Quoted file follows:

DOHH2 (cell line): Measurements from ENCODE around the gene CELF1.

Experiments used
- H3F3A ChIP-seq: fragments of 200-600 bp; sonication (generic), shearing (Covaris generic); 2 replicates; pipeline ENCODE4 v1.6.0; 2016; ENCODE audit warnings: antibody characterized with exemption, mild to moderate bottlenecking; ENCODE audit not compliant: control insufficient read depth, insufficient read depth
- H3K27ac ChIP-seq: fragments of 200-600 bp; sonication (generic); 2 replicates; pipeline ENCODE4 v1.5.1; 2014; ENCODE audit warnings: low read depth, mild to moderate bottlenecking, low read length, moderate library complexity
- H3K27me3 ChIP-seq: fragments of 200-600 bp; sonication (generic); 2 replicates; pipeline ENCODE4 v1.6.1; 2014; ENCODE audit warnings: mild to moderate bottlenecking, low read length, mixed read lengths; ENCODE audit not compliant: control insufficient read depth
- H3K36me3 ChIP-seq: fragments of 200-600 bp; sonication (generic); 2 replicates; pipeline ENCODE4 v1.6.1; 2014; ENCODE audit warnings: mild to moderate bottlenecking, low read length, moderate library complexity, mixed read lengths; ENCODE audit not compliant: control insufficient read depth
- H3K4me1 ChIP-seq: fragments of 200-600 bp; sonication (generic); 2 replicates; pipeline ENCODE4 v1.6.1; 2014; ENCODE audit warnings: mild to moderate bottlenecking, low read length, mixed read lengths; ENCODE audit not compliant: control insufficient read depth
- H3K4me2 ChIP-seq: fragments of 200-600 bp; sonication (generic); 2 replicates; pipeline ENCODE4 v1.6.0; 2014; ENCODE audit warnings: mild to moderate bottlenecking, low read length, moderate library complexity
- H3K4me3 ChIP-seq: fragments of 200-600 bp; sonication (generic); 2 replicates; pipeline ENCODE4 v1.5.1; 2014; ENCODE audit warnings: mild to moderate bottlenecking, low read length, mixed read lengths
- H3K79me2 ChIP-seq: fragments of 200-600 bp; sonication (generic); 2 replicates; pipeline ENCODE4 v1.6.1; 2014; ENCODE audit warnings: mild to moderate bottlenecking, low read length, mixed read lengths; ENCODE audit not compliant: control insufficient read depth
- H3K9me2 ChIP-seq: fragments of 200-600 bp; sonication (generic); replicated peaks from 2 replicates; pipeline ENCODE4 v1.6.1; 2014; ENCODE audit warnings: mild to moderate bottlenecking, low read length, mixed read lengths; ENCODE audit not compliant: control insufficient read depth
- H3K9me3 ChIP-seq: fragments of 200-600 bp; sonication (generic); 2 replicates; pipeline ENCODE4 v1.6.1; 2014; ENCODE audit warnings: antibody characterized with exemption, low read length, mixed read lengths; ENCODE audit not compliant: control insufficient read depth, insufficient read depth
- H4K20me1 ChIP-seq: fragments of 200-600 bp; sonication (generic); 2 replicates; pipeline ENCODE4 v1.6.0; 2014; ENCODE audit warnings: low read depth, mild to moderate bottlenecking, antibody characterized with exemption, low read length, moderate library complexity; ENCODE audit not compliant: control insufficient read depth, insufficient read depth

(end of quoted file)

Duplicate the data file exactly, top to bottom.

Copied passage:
DOHH2 (cell line): Measurements from ENCODE around the gene CELF1.

Experiments used
- H3F3A ChIP-seq: fragments of 200-600 bp; sonication (generic), shearing (Covaris generic); 2 replicates; pipeline ENCODE4 v1.6.0; 2016; ENCODE audit warnings: antibody characterized with exemption, mild to moderate bottlenecking; ENCODE audit not compliant: control insufficient read depth, insufficient read depth
- H3K27ac ChIP-seq: fragments of 200-600 bp; sonication (generic); 2 replicates; pipeline ENCODE4 v1.5.1; 2014; ENCODE audit warnings: low read depth, mild to moderate bottlenecking, low read length, moderate library complexity
- H3K27me3 ChIP-seq: fragments of 200-600 bp; sonication (generic); 2 replicates; pipeline ENCODE4 v1.6.1; 2014; ENCODE audit warnings: mild to moderate bottlenecking, low read length, mixed read lengths; ENCODE audit not compliant: control insufficient read depth
- H3K36me3 ChIP-seq: fragments of 200-600 bp; sonication (generic); 2 replicates; pipeline ENCODE4 v1.6.1; 2014; ENCODE audit warnings: mild to moderate bottlenecking, low read length, moderate library complexity, mixed read lengths; ENCODE audit not compliant: control insufficient read depth
- H3K4me1 ChIP-seq: fragments of 200-600 bp; sonication (generic); 2 replicates; pipeline ENCODE4 v1.6.1; 2014; ENCODE audit warnings: mild to moderate bottlenecking, low read length, mixed read lengths; ENCODE audit not compliant: control insufficient read depth
- H3K4me2 ChIP-seq: fragments of 200-600 bp; sonication (generic); 2 replicates; pipeline ENCODE4 v1.6.0; 2014; ENCODE audit warnings: mild to moderate bottlenecking, low read length, moderate library complexity
- H3K4me3 ChIP-seq: fragments of 200-600 bp; sonication (generic); 2 replicates; pipeline ENCODE4 v1.5.1; 2014; ENCODE audit warnings: mild to moderate bottlenecking, low read length, mixed read lengths
- H3K79me2 ChIP-seq: fragments of 200-600 bp; sonication (generic); 2 replicates; pipeline ENCODE4 v1.6.1; 2014; ENCODE audit warnings: mild to moderate bottlenecking, low read length, mixed read lengths; ENCODE audit not compliant: control insufficient read depth
- H3K9me2 ChIP-seq: fragments of 200-600 bp; sonication (generic); replicated peaks from 2 replicates; pipeline ENCODE4 v1.6.1; 2014; ENCODE audit warnings: mild to moderate bottlenecking, low read length, mixed read lengths; ENCODE audit not compliant: control insufficient read depth
- H3K9me3 ChIP-seq: fragments of 200-600 bp; sonication (generic); 2 replicates; pipeline ENCODE4 v1.6.1; 2014; ENCODE audit warnings: antibody characterized with exemption, low read length, mixed read lengths; ENCODE audit not compliant: control insufficient read depth, insufficient read depth
- H4K20me1 ChIP-seq: fragments of 200-600 bp; sonication (generic); 2 replicates; pipeline ENCODE4 v1.6.0; 2014; ENCODE audit warnings: low read depth, mild to moderate bottlenecking, antibody characterized with exemption, low read length, moderate library complexity; ENCODE audit not compliant: control insufficient read depth, insufficient read depth